Christopher Wren built fifty-one parish churches in the City of London, plus St. Paul’s Cathedral. Only thirty of them are still standing, and the best ones are shown below. We also have a guide to religious events in London. You might like to attend the Evensong service at St. Paul’s and Westminster Abbey.
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All Hallows by the Tower is associated with the executions on Tower Hill, and has a museum in the crypt with a piece of original Roman pavement.
All Saints’s was built in the 1850s and was one of the earliest examples of High Victorian Gothic architecture. It has the second-highest church spire in London.
Brompton was one of the ‘Magnificent Seven’ cemeteries built in the 1830s and contains over 35,000 monuments, 205,000 burial spaces and a catacombs.
Brompton Oratory is the second-largest Roman Catholic church in London after Westminster Cathedral, and has a beautiful Italian Baroque-style interior.
Most people come to see Karl Marx’s tomb in the east cemetery, but it’s the huge monuments and overgrown wilds of the west cemetery that are really worth seeing.
This Anglican parish church was built in the late 19th-century. It’s not especially long, but it’s so wide that it even exceeds the width of St. Paul’s Cathedral.
St. Andrew Holborn was the largest of Christopher Wren’s fifty-one City churches, and has been heavily restored after suffering damage in the Blitz.
One of the oldest churches in London, dating all the way back to Norman times. You can feel its incredible age as soon as you walk through the door.
Famous for its three-tiered spire which is said to have inspired a local baker to create the first tiered wedding cake. There’s an interesting little museum underneath.
Christopher Wren and James Gibbs rebuilt the original 9th-century church, but only their outer walls and steeple survived the heavy pummelling it took in the Blitz.
Famous for the Giant’s Clock and 16th-century statue of Elizabeth I outside the front. The crypt is associated with the legend of Sweeney Todd.
This dates from the reign of Edward I and is one of the oldest Roman Catholic churches in the country. It was originally the private chapel of the Bishops of Ely.
This 16th-century church is one of the very few to have survived both the Great Fire of London and the Blitz. It is conspicuously situated inside the concrete Barbican.
St. Giles-in-the-Fields is known as the Poets’ Church and has a number of important burials including a pit of plague victims from the mid-17th-century.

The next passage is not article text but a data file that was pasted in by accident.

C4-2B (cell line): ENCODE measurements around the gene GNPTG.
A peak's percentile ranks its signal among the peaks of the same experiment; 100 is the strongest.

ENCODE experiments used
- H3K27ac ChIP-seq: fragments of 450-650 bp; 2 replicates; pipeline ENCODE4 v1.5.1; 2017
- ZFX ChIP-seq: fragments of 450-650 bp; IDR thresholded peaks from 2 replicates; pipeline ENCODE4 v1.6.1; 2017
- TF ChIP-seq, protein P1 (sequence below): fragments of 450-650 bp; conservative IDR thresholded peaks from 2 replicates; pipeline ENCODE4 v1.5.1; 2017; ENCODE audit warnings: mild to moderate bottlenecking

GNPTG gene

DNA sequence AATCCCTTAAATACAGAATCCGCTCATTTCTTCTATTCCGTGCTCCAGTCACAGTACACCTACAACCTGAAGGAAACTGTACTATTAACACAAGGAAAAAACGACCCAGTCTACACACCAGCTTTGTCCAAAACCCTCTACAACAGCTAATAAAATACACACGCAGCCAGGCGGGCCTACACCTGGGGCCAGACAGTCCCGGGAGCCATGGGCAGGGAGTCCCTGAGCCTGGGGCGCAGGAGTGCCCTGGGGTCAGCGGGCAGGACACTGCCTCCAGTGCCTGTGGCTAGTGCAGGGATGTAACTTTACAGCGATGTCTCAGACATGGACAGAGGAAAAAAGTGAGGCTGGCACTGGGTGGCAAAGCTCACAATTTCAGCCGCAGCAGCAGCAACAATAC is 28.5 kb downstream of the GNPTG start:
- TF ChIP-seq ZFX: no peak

St. Helen’s dates from the 12th-century and managed to survive both the Great Fire of London and the Blitz. It’s the largest parish church in the City.
This was the last of Sir Christopher Wren’s London churches and it holds lunchtime music recitals and has a small market outside.
Situated next to the Guildhall in the old Jewish quarter of the City, this church was rebuilt by Wren after the original burnt down in the Great Fire in 1666.
This church used to stand at one end of the original London Bridge and has a stone from it outside, and a model of it inside the door.
The parish church of Parliament is next to Westminster Abbey. Churchill and Samuel Pepys were married here, and Sir Walter Raleigh was buried in the yard.
The parish church of Buckingham Palace has its own orchestra – the Academy of St. Martin-in-the-Fields – and holds regular classical concerts.
True Cockneys need to be born within the sound of the Bow bells. They were also the bells that turned back Dick Whittington on his way to Highgate.
This beautiful little 18th-century church was James Gibbs’ first public commission. It sits in the middle of the busy traffic on the Strand, like an island roundabout.
This rather bizarre looking Anglican church was designed by Nicholas Hawksmoor – his only City of London church. The original one dated back to Norman times.
Thrice-times Lord Mayor of London Dick Whittington is said to be buried somewhere outside, and there’s a stained-glass window of him inside.
Christopher Wren’s masterpiece contains the tombs of Wellington and Nelson in the crypt, and tourists can climb to the top of the dome for a view of the skyline.
Also known as the Actor’s Church, this is situated next-door to Covent Garden’s piazza and is said to have been designed by the 17th-century architect Inigo Jones.
Wildly regarded as Wren’s best City church, this was damaged during the Blitz so they commissioned Henry Moore to design a new altar.
This rather small cathedral dates from the 14th-century, but its original history stretches all the way back to the early 12th-century.
Temple Church is associated with the Knights Templar, and famously contains stone effigies of eight knights on the floor of the Round Tower.
Arguably the most historic building in London. Kings and queens have been crowned here for 1,000 years, and many of our greatest monarchs are buried inside.
The most important Catholic church in England has a striking Byzantine exterior. Tourists can climb the bell tower for views across London.